In our day and age the study of human maturity has been complemented by the different perspectives offered by the modern sciences. These findings are useful to the extent that they start from a vision of the human person open to the Christian message. Thus, some tend to distinguish three key fields of maturity: intellectual, emotional and social. Significant features of intellectual maturity include: an adequate self-concept (with a close correspondence between how one views oneself and how one really is, firmly based on sincerity with oneself); clearly defined personal goals and purposes, with open and unlimited horizons; a harmonious set of values; ethical and moral certainty; a healthy realism in relation to oneself and others; the capacity for reflection and calm analysis of problems; creativity and initiative; etc.

Some features of emotional maturity, without trying to be exhaustive, would include: balanced reactions to life’s events, without being discouraged by failure or becoming unrealistic after success; the capacity for flexible and constructive self-control; the ability to love and to give oneself generously to others; confidence and firmness in decisions and commitments; serenity and the ability to overcome challenges and difficulties; optimism, cheerfulness, friendliness and good humour.

Finally, as elements of social maturity we find: a sincere affection for others, respecting their rights and seeking to discover and remedy their needs; being understanding when faced with a diversity of opinions, values or cultural features, without falling into prejudices; independence and a critical capacity in the face of a dominant culture, pressure groups or fashions; naturalness in one’s behaviour that leads to acting without mere conventionalism; the capacity to listen and understand; the ability to work with others.

A path to maturity

We could summarize these traits by saying that the mature person is able to develop a noble, clear and coherent life-project, with the positive outlook needed to carry it out readily. In any case maturity is a process that requires time, and passes through various moments and stages. Its growth is usually gradual, although specific events in a person’s life can lead to rapid advances. For example, the birth of a first child is a milestone that can suddenly wake a person up to the implications of this new responsibility. Or going through serious economic hardships can result in a new evaluation of what is truly important in life, etc.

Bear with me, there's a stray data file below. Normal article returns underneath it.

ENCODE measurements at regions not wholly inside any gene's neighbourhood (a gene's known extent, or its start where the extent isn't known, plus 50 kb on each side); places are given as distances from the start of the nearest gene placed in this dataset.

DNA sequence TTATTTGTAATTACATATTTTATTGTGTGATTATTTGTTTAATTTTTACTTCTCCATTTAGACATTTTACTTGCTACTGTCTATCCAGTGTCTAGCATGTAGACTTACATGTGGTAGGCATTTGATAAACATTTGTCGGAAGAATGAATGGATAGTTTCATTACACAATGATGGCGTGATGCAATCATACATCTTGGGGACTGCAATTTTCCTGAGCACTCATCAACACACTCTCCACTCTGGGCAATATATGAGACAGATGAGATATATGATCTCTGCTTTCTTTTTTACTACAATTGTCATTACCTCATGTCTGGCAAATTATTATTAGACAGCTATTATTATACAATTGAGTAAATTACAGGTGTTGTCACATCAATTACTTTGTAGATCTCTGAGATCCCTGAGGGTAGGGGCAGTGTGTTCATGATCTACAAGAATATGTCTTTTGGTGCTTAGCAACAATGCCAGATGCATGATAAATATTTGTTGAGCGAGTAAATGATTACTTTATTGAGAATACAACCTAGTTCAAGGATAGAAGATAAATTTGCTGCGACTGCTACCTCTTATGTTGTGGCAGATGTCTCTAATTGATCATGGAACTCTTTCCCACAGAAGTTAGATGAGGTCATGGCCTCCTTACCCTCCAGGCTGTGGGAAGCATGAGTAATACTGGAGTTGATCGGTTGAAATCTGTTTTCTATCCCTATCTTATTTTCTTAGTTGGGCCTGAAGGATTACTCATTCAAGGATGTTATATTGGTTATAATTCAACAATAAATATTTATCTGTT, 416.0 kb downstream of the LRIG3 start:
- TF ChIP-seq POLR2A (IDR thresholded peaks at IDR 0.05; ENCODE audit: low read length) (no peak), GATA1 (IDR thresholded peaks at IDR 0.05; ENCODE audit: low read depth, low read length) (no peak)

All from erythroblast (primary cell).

The transforming power of grace is a significant factor in the path to maturity. We see in the better known saints their high ideals, their firm convictions, their humility (the most adequate self-concept), their boundless creativity and initiative, their capacity for self-giving and love shown in deeds, their infectious optimism, their effective and universal openness, expressed in their apostolic zeal. A clear example of this is the life of St. Josemaría, who from his youth felt the action of grace in strengthening his personality. Despite confronting many difficulties, when still quite young he felt within himself a peace of mind out of the ordinary: “I believe that the Lord has put in my soul another characteristic: peace—the ability to have peace and to give peace—judging by what I see in the people I deal with or whom I direct.”[9] The words from the psalm could quite appropriately be applied to him: Super senes intellexi quia mandata tua quaesivi[10]: I have more understanding than the elders, because I keep your commands. But all of this is compatible with the reality that maturity is usually acquired over time, through confronting the failures and successes that are part of the working of Divine Providence.


[4] Saint Josemaria, The Forge, 468.

[5] Mt 13:8.

[6] Saint Josemaria, The Way, 947.

[7] Saint Josemaria, The Way, 496.

[8] Col 3:14.

[9] Saint Josemaria, Intimate Notes, no. 1095, quoted in Andrés Vázquez de Prada, The Founder of Opus Dei, vol. I, Scepter, New York 2001, p. 481.

[10] Ps 118 (Vulgate).